Basic to intermediate help needed. 
Author Message
 Basic to intermediate help needed.



Quote:
> I'm sitting a Diploma in Information Communication Technology Level 5
at BOP
> Polytech.  We have to use Turbo Pascal 1.5.  I'm having trouble
getting a
> simple program to run propperly.  I can't figure out how to retrieve
the
> lowest & highest value from an array I've created.  I've attached a
copy of
> the source code for anyone who wants to have a look at it and tell me
where
> I'm going wrong.

> Cheers all

> Gavin.

I don't see anything wrong with it. It compiles and runs just fine on my
computer.
For the last line, you might consider

          Writeln('Average student mark = ', round (Marks/Count));

Div always truncates the nuimber.

--
Femme



Sat, 08 Oct 2005 20:31:29 GMT  
 Basic to intermediate help needed.



Quote:
> I'm sitting a Diploma in Information Communication Technology Level 5
at BOP
> Polytech.  We have to use Turbo Pascal 1.5.  I'm having trouble
getting a
> simple program to run propperly.  I can't figure out how to retrieve
the
> lowest & highest value from an array I've created.  I've attached a
copy of
> the source code for anyone who wants to have a look at it and tell me
where
> I'm going wrong.

> Cheers all

> Gavin.

Sorry I misread your question.

start by defining two proper variabeles

e.g.
Var, highestmark, lowestmark:integer;

In the loop where you calculate the sum of all marks, you can find the
highest and lowest value

     Begin
          Writeln;
          Marks := 0;
          highestmark:=0;
          lowestmark:=30000;
          For Loop := 1 to Count Do
          Begin
               Marks := Marks + Markno[Loop];
               if markno[loop]> highestmark then
highestmark:=markno[loop];
          .......similar for the lowest mark
          End;
          Writeln('Average student mark = ',Marks Div Count);
     End;



Sat, 08 Oct 2005 20:38:58 GMT  
 Basic to intermediate help needed.
hi femme,

i think there are several problems with the source.

try to enter '0' marks -> division by zero.

try to enter '20' marks -> program doesn't stop. -> 'out of bounds'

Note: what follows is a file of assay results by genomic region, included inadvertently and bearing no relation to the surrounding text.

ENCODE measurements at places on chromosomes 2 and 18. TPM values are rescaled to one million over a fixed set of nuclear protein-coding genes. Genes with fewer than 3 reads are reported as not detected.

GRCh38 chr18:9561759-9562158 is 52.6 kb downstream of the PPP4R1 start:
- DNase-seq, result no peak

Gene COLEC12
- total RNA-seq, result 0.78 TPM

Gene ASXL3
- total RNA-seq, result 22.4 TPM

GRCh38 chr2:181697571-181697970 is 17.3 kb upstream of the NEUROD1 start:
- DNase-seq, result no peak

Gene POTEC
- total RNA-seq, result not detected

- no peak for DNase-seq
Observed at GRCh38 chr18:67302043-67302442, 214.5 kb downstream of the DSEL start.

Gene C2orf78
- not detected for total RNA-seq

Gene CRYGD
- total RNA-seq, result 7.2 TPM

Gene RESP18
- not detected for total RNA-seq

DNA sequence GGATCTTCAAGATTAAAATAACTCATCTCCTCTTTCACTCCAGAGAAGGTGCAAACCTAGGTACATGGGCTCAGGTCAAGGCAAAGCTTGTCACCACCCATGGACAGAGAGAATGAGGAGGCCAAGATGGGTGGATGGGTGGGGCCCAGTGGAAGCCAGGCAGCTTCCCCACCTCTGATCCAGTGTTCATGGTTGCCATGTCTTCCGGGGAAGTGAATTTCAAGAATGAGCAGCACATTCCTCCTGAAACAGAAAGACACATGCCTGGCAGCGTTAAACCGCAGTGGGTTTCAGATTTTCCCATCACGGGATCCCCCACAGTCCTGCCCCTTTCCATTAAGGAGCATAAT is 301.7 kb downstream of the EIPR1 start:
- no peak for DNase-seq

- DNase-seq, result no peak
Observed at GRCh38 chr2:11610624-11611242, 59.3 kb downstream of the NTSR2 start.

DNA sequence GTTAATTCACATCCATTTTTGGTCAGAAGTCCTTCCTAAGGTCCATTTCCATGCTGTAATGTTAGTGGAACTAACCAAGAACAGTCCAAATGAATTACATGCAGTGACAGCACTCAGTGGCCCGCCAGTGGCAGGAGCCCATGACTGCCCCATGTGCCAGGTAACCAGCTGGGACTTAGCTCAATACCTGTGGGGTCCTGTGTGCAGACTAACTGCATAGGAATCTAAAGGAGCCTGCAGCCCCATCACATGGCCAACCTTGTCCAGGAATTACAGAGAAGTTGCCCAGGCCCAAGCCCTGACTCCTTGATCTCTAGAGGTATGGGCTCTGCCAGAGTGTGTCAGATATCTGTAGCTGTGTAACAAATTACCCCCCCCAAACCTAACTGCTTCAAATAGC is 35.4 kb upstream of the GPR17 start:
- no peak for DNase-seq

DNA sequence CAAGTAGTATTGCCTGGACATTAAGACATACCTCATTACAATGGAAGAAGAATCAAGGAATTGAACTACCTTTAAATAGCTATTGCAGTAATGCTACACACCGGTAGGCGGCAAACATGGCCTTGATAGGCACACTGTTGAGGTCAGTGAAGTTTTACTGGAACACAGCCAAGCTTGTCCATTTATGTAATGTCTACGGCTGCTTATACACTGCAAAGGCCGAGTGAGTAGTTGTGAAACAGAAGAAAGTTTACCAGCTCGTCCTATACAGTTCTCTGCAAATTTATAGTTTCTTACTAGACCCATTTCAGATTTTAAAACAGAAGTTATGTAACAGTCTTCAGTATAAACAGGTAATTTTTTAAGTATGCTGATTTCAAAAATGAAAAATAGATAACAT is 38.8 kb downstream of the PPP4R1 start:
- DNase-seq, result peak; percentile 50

Quote:
> Sorry I misread your question.

> start by defining two proper variabeles

> e.g.
> Var, highestmark, lowestmark:integer;

> In the loop where you calculate the sum of all marks, you can find the
> highest and lowest value

>      Begin
>           Writeln;
>           Marks := 0;
>           highestmark:=0;
>           lowestmark:=30000;

assume:

mark[1] := 31000; mark[2] := 32000 ...

lowest ? ;-)

Quote:
>           For Loop := 1 to Count Do
>           Begin
>                Marks := Marks + Markno[Loop];
>                if markno[loop]> highestmark then
> highestmark:=markno[loop];
>           .......similar for the lowest mark
>           End;
>           Writeln('Average student mark = ',Marks Div Count);
>      End;

highest := markno[1];
lowest := highest;
marks := highest;

for loop := 2 to count do
begin
  ...
end;

of course in this case there is no need to use an array at all.

kind regards
jochen



Sat, 08 Oct 2005 21:18:51 GMT  
 Basic to intermediate help needed.



Quote:
> hi femme,

> i think there are several problems with the source.

> try to enter '0' marks -> division by zero.

> try to enter '20' marks -> program doesn't stop. -> 'out of bounds'

For user programs I usually let the user enter the value as a string.
Use the Val procedure to interpret the string and assign it's value to
the appropriate variabele.
I never make the program such that the user has to enter the number of
items on beforehand. It is better to count the number of items when they
are entered.

The best advice is probably that you can find the build-in help index by
entering shift F1

It is good to know how to build a very simple menu driven program.
e.g.

procedure mainmenu;
begin
repeat
  clrscr;
  writeln('a: choise 1');
  writeln('b: choise 2');
  writeln('ESC exit');
  case upcase(readkey) of
    'A': {code for choise a};
    'B': {code for choise b};
    #27:exit;
   else write(#7);
  end;
until false
end;

Quote:
> > Sorry I misread your question.

> > start by defining two proper variabeles

> > e.g.
> > Var, highestmark, lowestmark:integer;

> > In the loop where you calculate the sum of all marks, you can find
the
> > highest and lowest value

> >      Begin
> >           Writeln;
> >           Marks := 0;
> >           highestmark:=0;
> >           lowestmark:=30000;

> assume:

> mark[1] := 31000; mark[2] := 32000 ...

> lowest ? ;-)

> >           For Loop := 1 to Count Do
> >           Begin
> >                Marks := Marks + Markno[Loop];
> >                if markno[loop]> highestmark then
> > highestmark:=markno[loop];
> >           .......similar for the lowest mark
> >           End;
> >           Writeln('Average student mark = ',Marks Div Count);
> >      End;

> highest := markno[1];
> lowest := highest;
> marks := highest;

> for loop := 2 to count do
> begin
>   ...
> end;

> of course in this case there is no need to use an array at all.

> kind regards
> jochen



Sun, 09 Oct 2005 00:22:41 GMT  
 Basic to intermediate help needed.
How about this?  I'm not really a pascal person (this may not compile) but I
believe the concept is correct.

          LowMark := Highest Possible Mark { 100 Perhaps }
          HighMark := Lowest Possible Mark {    0 Perhaps }
          For Loop := 1 to Count Do
          Begin
                    if Markno[Loop] < LowMark Then
                              LowMark := Markno[Loop];
                    if Markno[Loop] > HighMark Then
                              HighMark := Markno[Loop];
          End;

Good Luck,
Jim.



Quote:
> I'm sitting a Diploma in Information Communication Technology Level 5 at
BOP
> Polytech.  We have to use Turbo Pascal 1.5.  I'm having trouble getting a